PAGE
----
The estimate of time spent on surveillance provides evidence to support the development of a role for a specific nurse to carry out mandatory surveillance and additional local surveillance. Huotari et al (2007) identified that valid data is essential for a national surveillance system. This implies that staff need training to use surveillance systems to be able to collect and analyse appropriate data. Ward nurses can do this in areas where there is a relatively static workforce, although if turnover is high staff need continual training.

HCAIs have a high profile in the media, creating greater awareness and increased concern from the public, patients and relatives. This leads to increased demands for ICNs to provide information to alleviate fears surrounding MRSA, C difficile and other HCAIs.

Barrett (2002) identified HCAIs as a major problem needing greater investment, as general hospital staff lack resources and underpinning knowledge to achieve best practice. Poor staff compliance and underpinning theoretical knowledge about infection control procedures in clinical practice drives the need for targeted education by clinical educators.

Implementing satellite roles

The Royal Free Hampstead Trust IPT decided to develop dedicated posts to support the ICNs in their role, focusing on surveillance, practice education and assigning responsibility to individual team members. This includes:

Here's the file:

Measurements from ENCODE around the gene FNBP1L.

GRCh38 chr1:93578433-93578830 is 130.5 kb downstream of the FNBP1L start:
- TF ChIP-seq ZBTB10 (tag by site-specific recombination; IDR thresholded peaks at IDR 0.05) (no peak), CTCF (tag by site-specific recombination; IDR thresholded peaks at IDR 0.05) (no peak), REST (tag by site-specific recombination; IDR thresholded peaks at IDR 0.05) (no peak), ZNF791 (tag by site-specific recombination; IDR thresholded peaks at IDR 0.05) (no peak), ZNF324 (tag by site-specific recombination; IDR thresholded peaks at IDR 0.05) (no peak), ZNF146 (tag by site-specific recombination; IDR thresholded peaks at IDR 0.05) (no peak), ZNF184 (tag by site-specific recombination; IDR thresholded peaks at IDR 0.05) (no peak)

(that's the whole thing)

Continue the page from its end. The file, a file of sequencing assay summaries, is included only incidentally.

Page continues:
• An audit and surveillance nurse;
  • Two infection control patient liaison nurses;
  • Four infection control education practitioners.

These satellite roles are part of the IPT and are managed by the lead infection control nurse.

It was important that the roles were clearly defined and boundaries drawn between the ICN role and others, to avoid confusion about responsibilities. Weekly meetings were needed to discuss how the team viewed these roles and how they would fit into the current team.

Audit and surveillance nurse

The audit and surveillance nurse is responsible for mandatory surveillance reporting and also for additional individual surveillance projects. Audit staff must be clinically experienced to recognise signs of infection but also efficient and meticulous in data collection and analysis.

Infection control patient liaison nurses

These nurses are responsible for visiting all new patients colonised or infected with MRSA and patients who are identified with other bacteria and viruses such as C. difficile and norovirus. They liaise with GPs and practice nurses to facilitate patient follow up and decolonisation of patients with MRSA.

Infection control practice educators

These practitioners are responsible for working with staff on a one to one basis at ward level. They work alongside clinical staff to role model and assess infection control clinical skill competencies. This role is preferable to  a link nurse system within the trust as turnover of ward staff nurses can be rapid and it can be difficult for link nurses to find time to attend study sessions. Providing practice educators to work alongside staff enables them to identify issues within clinical areas and give feedback to matrons and the IPT so local action plans can be established.